However, the Professional Management Association, which represents IRS supervisors, said earlier this month that full cadre of employees hadn’t returned as requested, which led agency officials to consider bringing back more employees.
The IRS, according to NTEU President Tony Reardon, will ask employees to return to the office “in reverse order of seniority,” and that employees with health conditions that put them at high risk will remain on weather and safety leave.
“The IRS made clear that after an initial call for volunteers in certain IRS divisions to return to work, mandatory callbacks were likely,” Reardon said in a statement Tuesday. “Such advance notice, however, does not alleviate the anxiety of the IRS frontline employees, who just like most Americans, recognize that the health crisis has not fully subsided and are worried about protecting themselves and their families.”
Reardon said the union has urged the IRS to accommodate employees who have young children at home because of school closures. The agency, he said, has indicated that employees with small children must use their personal leave if they’re unable to report back to work.
Meanwhile, the IRS will only recall as many employees as it needs to address the ongoing filing season, and has taken measures to ensure returning staff can practice social distancing on the job.
“We have been in regular contact with IRS officials about the safest way to reopen facilities to do essential work related to the ongoing tax filing season. To that end, the IRS has informed us that the IRS posts of duty in those states have been thoroughly disinfected, a comprehensive cleaning schedule is in place, and there are adequate supplies of personal protective equipment readily available to returning employees,” Reardon said.
NTEU representatives in each facility, he added, will keep track of compliance with these measures and alert management with their concerns.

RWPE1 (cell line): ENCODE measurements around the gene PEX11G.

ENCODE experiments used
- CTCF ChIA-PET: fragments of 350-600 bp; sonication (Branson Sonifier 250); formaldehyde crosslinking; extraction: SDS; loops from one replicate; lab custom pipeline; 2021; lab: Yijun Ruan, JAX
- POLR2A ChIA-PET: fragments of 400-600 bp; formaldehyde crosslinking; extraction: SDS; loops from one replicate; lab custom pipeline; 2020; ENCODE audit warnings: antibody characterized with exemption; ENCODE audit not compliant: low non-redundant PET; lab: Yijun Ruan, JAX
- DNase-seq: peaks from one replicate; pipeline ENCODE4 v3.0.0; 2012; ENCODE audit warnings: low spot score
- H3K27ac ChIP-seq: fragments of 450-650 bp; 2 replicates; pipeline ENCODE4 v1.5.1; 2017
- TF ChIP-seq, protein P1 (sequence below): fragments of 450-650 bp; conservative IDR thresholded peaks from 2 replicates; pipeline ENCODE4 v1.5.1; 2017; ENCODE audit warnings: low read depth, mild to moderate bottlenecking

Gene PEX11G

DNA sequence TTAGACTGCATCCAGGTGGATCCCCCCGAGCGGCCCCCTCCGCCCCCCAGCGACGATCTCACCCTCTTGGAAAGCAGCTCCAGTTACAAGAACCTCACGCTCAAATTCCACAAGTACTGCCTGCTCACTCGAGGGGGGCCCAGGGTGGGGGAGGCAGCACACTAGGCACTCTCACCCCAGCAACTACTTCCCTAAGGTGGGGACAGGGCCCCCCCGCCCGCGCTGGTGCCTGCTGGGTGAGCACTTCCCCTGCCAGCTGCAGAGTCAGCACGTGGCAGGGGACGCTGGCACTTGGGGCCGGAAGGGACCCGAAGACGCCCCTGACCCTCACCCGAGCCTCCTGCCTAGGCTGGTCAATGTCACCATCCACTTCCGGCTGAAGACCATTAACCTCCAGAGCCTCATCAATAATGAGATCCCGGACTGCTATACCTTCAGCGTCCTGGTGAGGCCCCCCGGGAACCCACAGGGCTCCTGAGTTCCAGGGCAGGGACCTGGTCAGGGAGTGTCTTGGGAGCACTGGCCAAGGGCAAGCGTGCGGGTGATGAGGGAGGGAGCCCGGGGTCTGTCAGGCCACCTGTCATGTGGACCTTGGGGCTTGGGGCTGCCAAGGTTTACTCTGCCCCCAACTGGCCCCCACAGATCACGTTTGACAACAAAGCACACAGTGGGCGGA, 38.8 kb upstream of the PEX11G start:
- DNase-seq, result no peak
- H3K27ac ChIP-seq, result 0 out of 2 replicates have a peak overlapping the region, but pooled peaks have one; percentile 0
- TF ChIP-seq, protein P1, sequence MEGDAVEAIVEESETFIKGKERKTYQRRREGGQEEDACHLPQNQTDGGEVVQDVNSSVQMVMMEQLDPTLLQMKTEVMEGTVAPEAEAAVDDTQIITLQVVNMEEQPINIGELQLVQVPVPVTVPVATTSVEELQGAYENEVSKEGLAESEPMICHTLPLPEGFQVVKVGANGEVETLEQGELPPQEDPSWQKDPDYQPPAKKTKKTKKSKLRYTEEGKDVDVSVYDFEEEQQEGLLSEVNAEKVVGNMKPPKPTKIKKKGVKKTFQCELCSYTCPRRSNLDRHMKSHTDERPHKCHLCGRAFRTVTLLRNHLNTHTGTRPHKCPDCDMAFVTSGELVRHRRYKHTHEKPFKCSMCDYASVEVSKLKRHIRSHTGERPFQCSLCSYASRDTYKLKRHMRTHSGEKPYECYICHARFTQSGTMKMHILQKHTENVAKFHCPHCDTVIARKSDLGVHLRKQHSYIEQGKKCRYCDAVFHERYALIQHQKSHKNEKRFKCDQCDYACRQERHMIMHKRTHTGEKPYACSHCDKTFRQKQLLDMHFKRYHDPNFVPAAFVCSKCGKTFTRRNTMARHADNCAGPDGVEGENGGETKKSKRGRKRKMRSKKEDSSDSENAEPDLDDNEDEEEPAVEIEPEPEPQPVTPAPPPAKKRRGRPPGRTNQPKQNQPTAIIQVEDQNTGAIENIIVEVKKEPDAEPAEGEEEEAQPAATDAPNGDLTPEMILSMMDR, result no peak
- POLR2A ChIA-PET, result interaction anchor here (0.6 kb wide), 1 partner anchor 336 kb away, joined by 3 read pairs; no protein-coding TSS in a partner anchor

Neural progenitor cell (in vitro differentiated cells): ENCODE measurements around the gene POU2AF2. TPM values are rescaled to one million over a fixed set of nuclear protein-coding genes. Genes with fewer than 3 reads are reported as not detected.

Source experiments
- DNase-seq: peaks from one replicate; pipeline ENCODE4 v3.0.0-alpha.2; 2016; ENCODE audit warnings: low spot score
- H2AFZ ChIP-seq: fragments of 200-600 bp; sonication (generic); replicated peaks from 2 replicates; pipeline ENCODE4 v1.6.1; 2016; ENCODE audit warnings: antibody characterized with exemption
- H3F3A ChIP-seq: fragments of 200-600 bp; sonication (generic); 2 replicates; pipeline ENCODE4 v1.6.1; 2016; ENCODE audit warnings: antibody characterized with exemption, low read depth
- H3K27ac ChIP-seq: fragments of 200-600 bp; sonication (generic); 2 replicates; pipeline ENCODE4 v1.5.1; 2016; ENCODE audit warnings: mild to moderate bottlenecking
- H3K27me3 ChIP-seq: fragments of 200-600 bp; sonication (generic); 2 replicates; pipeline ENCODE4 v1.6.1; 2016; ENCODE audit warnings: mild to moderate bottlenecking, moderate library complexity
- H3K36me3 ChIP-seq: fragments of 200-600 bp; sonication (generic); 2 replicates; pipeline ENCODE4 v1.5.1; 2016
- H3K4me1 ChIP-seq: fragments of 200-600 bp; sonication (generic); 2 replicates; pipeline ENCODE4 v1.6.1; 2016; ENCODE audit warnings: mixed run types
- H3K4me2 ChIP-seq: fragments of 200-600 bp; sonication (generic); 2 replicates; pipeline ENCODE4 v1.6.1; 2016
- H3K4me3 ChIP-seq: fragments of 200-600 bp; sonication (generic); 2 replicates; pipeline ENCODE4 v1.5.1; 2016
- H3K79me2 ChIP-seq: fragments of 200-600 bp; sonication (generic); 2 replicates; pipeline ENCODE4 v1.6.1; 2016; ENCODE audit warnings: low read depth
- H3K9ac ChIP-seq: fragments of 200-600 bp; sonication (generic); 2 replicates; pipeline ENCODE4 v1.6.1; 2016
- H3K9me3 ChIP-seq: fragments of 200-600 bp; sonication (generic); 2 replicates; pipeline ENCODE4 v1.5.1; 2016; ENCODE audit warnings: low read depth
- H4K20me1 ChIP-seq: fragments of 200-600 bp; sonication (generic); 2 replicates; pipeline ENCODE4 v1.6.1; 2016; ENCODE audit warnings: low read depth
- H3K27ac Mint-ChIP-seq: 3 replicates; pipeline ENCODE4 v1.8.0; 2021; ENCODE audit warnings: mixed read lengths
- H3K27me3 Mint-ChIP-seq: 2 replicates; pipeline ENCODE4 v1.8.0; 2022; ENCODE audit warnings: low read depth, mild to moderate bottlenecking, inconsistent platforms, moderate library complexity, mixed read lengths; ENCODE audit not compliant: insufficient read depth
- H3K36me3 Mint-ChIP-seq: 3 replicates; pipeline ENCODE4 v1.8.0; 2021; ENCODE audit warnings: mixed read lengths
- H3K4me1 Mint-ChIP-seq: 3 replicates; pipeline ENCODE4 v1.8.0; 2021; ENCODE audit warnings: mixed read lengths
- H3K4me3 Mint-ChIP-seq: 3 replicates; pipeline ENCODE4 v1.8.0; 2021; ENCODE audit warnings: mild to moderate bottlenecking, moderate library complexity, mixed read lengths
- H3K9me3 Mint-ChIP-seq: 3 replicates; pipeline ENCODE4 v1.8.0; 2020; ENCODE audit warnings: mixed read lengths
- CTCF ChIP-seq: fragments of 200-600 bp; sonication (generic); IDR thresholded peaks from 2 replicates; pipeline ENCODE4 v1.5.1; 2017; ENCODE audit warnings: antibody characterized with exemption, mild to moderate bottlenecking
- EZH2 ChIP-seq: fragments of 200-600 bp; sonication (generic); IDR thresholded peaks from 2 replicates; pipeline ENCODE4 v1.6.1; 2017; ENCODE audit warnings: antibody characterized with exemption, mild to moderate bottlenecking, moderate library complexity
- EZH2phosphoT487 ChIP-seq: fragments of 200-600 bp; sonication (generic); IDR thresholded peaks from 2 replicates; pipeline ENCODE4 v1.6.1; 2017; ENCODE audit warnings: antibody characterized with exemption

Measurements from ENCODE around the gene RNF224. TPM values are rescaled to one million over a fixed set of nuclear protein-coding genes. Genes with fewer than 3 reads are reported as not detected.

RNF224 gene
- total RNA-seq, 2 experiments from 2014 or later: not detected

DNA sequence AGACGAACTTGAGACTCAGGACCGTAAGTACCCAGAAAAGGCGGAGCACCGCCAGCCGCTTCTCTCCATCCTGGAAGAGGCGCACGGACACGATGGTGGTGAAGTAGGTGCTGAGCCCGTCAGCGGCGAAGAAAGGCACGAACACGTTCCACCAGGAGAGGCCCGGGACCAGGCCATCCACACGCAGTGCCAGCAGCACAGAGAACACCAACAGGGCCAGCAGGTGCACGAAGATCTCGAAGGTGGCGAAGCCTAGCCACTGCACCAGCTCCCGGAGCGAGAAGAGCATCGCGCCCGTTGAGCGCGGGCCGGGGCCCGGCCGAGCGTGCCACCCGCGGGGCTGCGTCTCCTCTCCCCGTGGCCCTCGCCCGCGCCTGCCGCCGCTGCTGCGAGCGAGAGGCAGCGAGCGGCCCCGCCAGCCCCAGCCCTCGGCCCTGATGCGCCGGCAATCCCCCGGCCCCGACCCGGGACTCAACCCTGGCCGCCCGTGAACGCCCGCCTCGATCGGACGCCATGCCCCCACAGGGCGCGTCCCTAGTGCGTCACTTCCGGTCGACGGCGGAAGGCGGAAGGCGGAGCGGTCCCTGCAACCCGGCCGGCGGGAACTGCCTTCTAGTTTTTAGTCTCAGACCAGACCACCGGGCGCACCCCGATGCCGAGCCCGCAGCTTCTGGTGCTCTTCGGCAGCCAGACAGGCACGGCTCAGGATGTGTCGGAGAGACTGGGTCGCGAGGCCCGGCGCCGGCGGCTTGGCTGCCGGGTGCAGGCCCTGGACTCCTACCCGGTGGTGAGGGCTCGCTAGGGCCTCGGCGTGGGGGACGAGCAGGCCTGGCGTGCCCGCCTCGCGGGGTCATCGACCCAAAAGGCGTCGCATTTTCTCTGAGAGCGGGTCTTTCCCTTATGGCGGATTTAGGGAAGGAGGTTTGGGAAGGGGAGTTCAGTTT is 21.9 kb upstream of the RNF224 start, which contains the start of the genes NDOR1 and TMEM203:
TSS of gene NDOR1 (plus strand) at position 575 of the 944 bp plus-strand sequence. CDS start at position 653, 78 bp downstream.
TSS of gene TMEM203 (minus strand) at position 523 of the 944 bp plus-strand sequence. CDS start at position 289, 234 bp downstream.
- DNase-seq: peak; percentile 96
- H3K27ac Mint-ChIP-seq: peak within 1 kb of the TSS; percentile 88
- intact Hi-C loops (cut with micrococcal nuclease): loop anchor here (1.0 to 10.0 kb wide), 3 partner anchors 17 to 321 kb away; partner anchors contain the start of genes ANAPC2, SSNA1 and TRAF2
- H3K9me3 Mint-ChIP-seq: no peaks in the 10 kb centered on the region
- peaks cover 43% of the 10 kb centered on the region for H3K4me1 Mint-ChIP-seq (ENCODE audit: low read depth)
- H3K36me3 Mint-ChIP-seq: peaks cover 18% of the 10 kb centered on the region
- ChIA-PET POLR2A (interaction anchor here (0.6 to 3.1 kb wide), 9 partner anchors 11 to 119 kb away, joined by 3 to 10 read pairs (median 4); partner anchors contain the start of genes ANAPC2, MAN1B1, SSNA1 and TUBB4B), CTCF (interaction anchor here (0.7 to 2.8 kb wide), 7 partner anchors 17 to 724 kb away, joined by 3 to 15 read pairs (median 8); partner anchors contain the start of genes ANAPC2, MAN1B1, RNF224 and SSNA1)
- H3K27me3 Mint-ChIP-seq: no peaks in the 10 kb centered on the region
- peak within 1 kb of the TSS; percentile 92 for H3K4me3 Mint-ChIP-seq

IRS facilities have varied in their workplace flexibility during the pandemic. Some sites have hired new employees and walked them through the onboarding process virtually, while employees in other facilities have been unable to forward calls from their office phones because of legacy systems.
In an email to employees, IRS Commissioner Chuck Rettig said the agency has looked at reopening facilities in states and cities where government officials have eased stay-at-home orders and other pandemic restrictions.
As states reopen, Rettig said the agency will assess bringing back employees while following guidance from the Office of Management and Budget.
In reopened states and cities, managers will recall employees whose work cannot be done remotely, while employees with portable work will continue teleworking to ensure safety through social distancing
In states and cities that remain closed, Rettig said business units will assess the need for volunteers to return to the office to perform “mission-critical, non-portable work,” and may need to recall employees to support the agency mission if it doesn’t get enough volunteers.
“As we begin this next phase, please remember you need to remain in your current work situation, whether teleworking or on weather and safety leave, until you hear otherwise from your manager,” Rettig said.
The IRS’ mandatory telework policy remains in effect, Rettig said, and employees able to telework should continue to do so “for the foreseeable future so we can maximize social distancing for those with nonportable work who need to be in the workplace.”